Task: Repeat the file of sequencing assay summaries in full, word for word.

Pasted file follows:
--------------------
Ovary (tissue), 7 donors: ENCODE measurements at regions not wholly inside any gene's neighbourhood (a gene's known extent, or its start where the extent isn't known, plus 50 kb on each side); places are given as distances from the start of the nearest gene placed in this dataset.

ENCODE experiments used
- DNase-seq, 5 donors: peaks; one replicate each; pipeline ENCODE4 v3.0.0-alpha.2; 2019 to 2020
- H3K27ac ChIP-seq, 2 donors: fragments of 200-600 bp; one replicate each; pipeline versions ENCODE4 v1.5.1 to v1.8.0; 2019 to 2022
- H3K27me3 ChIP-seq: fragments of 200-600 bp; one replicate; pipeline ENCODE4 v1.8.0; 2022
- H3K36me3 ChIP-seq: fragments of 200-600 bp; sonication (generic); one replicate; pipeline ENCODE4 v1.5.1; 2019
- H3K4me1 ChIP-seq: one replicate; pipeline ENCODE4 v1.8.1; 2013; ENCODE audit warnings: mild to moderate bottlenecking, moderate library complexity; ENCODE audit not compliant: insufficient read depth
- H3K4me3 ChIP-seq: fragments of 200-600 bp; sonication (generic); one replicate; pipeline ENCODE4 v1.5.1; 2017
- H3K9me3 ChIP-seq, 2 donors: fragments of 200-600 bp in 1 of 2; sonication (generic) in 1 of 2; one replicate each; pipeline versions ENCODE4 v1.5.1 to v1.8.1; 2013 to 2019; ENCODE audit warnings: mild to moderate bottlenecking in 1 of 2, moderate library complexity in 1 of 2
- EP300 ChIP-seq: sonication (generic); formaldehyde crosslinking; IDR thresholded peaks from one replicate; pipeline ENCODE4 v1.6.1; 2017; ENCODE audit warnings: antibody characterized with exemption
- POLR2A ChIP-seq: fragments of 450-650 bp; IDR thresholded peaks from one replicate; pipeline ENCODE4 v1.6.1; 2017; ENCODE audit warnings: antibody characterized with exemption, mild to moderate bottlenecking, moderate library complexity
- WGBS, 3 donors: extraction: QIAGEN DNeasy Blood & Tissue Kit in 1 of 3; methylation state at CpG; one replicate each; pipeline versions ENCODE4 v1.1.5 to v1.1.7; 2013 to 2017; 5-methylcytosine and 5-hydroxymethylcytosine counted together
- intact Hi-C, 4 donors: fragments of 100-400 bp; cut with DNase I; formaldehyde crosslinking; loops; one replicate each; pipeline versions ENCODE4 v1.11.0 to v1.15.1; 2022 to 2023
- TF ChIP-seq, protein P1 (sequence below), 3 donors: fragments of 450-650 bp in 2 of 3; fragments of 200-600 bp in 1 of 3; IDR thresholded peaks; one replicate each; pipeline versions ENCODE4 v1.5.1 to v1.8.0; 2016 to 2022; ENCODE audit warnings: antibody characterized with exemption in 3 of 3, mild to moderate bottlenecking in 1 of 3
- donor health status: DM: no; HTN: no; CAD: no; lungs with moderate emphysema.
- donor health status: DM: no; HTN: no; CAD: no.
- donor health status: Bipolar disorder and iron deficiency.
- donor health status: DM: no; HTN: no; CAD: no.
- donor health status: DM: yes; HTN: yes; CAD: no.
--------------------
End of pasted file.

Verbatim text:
Ovary (tissue), 7 donors: ENCODE measurements at regions not wholly inside any gene's neighbourhood (a gene's known extent, or its start where the extent isn't known, plus 50 kb on each side); places are given as distances from the start of the nearest gene placed in this dataset.

ENCODE experiments used
- DNase-seq, 5 donors: peaks; one replicate each; pipeline ENCODE4 v3.0.0-alpha.2; 2019 to 2020
- H3K27ac ChIP-seq, 2 donors: fragments of 200-600 bp; one replicate each; pipeline versions ENCODE4 v1.5.1 to v1.8.0; 2019 to 2022
- H3K27me3 ChIP-seq: fragments of 200-600 bp; one replicate; pipeline ENCODE4 v1.8.0; 2022
- H3K36me3 ChIP-seq: fragments of 200-600 bp; sonication (generic); one replicate; pipeline ENCODE4 v1.5.1; 2019
- H3K4me1 ChIP-seq: one replicate; pipeline ENCODE4 v1.8.1; 2013; ENCODE audit warnings: mild to moderate bottlenecking, moderate library complexity; ENCODE audit not compliant: insufficient read depth
- H3K4me3 ChIP-seq: fragments of 200-600 bp; sonication (generic); one replicate; pipeline ENCODE4 v1.5.1; 2017
- H3K9me3 ChIP-seq, 2 donors: fragments of 200-600 bp in 1 of 2; sonication (generic) in 1 of 2; one replicate each; pipeline versions ENCODE4 v1.5.1 to v1.8.1; 2013 to 2019; ENCODE audit warnings: mild to moderate bottlenecking in 1 of 2, moderate library complexity in 1 of 2
- EP300 ChIP-seq: sonication (generic); formaldehyde crosslinking; IDR thresholded peaks from one replicate; pipeline ENCODE4 v1.6.1; 2017; ENCODE audit warnings: antibody characterized with exemption
- POLR2A ChIP-seq: fragments of 450-650 bp; IDR thresholded peaks from one replicate; pipeline ENCODE4 v1.6.1; 2017; ENCODE audit warnings: antibody characterized with exemption, mild to moderate bottlenecking, moderate library complexity
- WGBS, 3 donors: extraction: QIAGEN DNeasy Blood & Tissue Kit in 1 of 3; methylation state at CpG; one replicate each; pipeline versions ENCODE4 v1.1.5 to v1.1.7; 2013 to 2017; 5-methylcytosine and 5-hydroxymethylcytosine counted together
- intact Hi-C, 4 donors: fragments of 100-400 bp; cut with DNase I; formaldehyde crosslinking; loops; one replicate each; pipeline versions ENCODE4 v1.11.0 to v1.15.1; 2022 to 2023
- TF ChIP-seq, protein P1 (sequence below), 3 donors: fragments of 450-650 bp in 2 of 3; fragments of 200-600 bp in 1 of 3; IDR thresholded peaks; one replicate each; pipeline versions ENCODE4 v1.5.1 to v1.8.0; 2016 to 2022; ENCODE audit warnings: antibody characterized with exemption in 3 of 3, mild to moderate bottlenecking in 1 of 3
- donor health status: DM: no; HTN: no; CAD: no; lungs with moderate emphysema.
- donor health status: DM: no; HTN: no; CAD: no.
- donor health status: Bipolar disorder and iron deficiency.
- donor health status: DM: no; HTN: no; CAD: no.
- donor health status: DM: yes; HTN: yes; CAD: no.